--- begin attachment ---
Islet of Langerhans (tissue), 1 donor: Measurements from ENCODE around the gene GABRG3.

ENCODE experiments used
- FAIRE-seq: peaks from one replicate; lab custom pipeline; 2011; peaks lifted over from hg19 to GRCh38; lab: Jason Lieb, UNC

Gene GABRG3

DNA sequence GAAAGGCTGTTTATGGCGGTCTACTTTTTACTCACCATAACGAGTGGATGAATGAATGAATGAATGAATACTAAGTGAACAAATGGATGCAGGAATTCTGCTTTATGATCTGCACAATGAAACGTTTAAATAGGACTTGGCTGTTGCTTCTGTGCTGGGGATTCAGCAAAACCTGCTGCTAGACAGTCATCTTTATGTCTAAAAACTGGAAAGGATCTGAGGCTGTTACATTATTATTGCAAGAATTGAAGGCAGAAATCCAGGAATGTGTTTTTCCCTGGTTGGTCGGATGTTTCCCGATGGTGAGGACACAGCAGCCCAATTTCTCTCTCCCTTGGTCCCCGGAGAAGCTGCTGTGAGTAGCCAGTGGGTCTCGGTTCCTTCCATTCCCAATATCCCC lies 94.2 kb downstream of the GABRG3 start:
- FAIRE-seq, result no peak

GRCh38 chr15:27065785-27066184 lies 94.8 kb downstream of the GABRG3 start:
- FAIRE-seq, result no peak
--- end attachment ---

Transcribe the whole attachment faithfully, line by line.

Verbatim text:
Islet of Langerhans (tissue), 1 donor: Measurements from ENCODE around the gene GABRG3.

ENCODE experiments used
- FAIRE-seq: peaks from one replicate; lab custom pipeline; 2011; peaks lifted over from hg19 to GRCh38; lab: Jason Lieb, UNC

Gene GABRG3

DNA sequence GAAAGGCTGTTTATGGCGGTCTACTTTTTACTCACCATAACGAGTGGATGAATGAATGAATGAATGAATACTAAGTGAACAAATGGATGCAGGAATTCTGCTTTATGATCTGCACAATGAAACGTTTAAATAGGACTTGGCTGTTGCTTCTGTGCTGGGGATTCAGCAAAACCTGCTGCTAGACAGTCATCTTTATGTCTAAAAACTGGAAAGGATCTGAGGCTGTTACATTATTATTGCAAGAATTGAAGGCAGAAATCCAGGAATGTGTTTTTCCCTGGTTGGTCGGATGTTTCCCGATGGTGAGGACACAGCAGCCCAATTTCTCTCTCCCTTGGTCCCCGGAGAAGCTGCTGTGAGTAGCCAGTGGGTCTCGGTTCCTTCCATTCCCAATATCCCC lies 94.2 kb downstream of the GABRG3 start:
- FAIRE-seq, result no peak

GRCh38 chr15:27065785-27066184 lies 94.8 kb downstream of the GABRG3 start:
- FAIRE-seq, result no peak